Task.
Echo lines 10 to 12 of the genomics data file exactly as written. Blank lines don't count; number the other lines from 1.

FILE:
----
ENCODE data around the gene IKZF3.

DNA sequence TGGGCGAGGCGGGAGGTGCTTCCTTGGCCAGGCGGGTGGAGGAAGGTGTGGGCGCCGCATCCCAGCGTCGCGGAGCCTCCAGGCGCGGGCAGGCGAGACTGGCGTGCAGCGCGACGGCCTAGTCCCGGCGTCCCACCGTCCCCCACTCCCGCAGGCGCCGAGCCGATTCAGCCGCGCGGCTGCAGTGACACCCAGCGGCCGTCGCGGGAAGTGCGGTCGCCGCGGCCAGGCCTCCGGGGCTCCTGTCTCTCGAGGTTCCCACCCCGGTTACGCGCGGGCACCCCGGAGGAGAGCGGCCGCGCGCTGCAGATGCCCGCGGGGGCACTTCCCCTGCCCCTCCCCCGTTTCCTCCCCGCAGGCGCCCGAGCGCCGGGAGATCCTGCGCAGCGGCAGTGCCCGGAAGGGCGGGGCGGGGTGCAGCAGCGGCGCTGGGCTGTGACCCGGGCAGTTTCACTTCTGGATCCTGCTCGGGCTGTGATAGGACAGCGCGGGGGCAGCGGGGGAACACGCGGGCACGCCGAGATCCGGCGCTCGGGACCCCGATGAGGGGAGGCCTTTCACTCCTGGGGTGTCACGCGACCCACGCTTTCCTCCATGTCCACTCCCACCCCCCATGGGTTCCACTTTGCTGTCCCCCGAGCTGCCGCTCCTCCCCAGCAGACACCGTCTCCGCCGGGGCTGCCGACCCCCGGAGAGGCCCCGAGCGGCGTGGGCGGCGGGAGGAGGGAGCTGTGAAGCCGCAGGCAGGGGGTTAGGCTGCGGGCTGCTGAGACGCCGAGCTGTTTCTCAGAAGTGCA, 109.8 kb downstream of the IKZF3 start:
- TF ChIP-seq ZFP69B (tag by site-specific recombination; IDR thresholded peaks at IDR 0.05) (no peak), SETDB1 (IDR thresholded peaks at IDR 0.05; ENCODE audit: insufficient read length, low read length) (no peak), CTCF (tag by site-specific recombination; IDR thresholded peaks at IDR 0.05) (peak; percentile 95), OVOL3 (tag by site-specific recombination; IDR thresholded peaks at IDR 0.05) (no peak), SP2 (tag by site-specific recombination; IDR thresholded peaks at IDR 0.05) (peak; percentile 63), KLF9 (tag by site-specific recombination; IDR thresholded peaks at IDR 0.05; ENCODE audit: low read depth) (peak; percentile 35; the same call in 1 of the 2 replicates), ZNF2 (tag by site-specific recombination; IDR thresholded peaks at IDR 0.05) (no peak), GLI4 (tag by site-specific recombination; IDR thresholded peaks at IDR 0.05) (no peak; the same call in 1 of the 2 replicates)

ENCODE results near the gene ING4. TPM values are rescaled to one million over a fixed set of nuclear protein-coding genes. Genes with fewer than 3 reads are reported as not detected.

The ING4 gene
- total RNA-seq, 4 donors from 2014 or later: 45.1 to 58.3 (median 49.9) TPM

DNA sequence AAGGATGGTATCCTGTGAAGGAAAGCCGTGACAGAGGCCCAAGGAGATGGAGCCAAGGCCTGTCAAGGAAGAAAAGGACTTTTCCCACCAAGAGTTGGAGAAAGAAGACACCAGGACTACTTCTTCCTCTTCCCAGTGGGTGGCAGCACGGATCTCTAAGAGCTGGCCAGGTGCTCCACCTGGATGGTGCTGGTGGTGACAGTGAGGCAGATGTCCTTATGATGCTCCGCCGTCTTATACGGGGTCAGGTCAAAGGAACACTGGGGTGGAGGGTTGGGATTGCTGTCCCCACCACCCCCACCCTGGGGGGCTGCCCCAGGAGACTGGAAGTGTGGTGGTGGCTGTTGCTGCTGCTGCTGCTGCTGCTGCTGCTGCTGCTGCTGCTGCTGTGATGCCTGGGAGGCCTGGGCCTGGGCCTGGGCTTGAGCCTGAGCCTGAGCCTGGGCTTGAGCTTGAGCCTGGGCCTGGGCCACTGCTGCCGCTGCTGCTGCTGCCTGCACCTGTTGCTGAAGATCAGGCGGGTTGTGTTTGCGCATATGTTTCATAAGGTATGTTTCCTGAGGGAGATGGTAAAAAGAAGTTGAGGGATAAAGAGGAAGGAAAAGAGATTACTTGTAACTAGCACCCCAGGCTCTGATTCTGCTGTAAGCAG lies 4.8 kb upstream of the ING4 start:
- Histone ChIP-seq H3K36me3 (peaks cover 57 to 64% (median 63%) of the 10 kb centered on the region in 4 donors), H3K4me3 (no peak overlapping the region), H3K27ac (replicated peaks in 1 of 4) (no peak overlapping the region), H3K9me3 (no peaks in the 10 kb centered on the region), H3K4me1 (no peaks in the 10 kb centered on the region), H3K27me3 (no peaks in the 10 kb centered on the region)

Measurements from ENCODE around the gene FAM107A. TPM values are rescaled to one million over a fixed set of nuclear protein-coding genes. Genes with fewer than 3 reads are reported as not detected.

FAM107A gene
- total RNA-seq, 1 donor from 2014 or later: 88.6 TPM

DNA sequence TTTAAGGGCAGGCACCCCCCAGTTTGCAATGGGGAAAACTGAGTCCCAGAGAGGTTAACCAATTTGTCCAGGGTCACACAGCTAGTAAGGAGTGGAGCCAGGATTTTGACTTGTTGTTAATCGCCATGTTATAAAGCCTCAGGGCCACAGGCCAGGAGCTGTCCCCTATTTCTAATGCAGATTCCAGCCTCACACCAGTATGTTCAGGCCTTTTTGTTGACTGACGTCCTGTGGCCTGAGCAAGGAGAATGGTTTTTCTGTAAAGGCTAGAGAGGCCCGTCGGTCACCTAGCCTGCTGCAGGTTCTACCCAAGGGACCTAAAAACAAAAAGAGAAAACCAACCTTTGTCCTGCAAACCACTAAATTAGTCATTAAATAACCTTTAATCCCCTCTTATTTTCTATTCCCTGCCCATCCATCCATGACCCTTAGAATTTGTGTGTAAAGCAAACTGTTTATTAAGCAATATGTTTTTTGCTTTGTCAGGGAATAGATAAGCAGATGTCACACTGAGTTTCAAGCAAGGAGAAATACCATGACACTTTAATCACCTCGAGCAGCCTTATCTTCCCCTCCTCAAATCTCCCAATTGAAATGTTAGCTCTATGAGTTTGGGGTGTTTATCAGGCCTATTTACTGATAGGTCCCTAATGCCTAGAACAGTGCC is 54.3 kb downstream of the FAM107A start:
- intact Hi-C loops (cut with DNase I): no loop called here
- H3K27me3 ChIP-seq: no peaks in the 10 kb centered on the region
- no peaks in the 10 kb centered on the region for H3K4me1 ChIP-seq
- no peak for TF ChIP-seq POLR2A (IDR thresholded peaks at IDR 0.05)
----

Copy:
FAM107A gene
- total RNA-seq, 1 donor from 2014 or later: 88.6 TPM

DNA sequence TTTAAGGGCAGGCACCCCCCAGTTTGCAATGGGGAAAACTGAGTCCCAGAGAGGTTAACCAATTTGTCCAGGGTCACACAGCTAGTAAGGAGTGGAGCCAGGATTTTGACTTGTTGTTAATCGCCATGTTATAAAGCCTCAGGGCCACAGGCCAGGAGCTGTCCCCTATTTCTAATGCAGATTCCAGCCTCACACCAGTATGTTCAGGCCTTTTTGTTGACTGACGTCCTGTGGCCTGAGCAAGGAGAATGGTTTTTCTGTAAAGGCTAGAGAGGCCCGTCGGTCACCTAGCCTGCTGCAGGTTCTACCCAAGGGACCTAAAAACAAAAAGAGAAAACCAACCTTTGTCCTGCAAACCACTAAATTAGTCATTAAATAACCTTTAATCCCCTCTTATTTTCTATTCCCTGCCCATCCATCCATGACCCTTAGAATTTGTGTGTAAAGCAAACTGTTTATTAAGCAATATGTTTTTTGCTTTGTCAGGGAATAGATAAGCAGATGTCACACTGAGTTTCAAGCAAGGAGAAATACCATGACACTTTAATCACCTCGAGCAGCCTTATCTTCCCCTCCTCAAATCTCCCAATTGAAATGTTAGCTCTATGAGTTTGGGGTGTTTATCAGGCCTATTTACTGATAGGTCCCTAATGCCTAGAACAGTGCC is 54.3 kb downstream of the FAM107A start: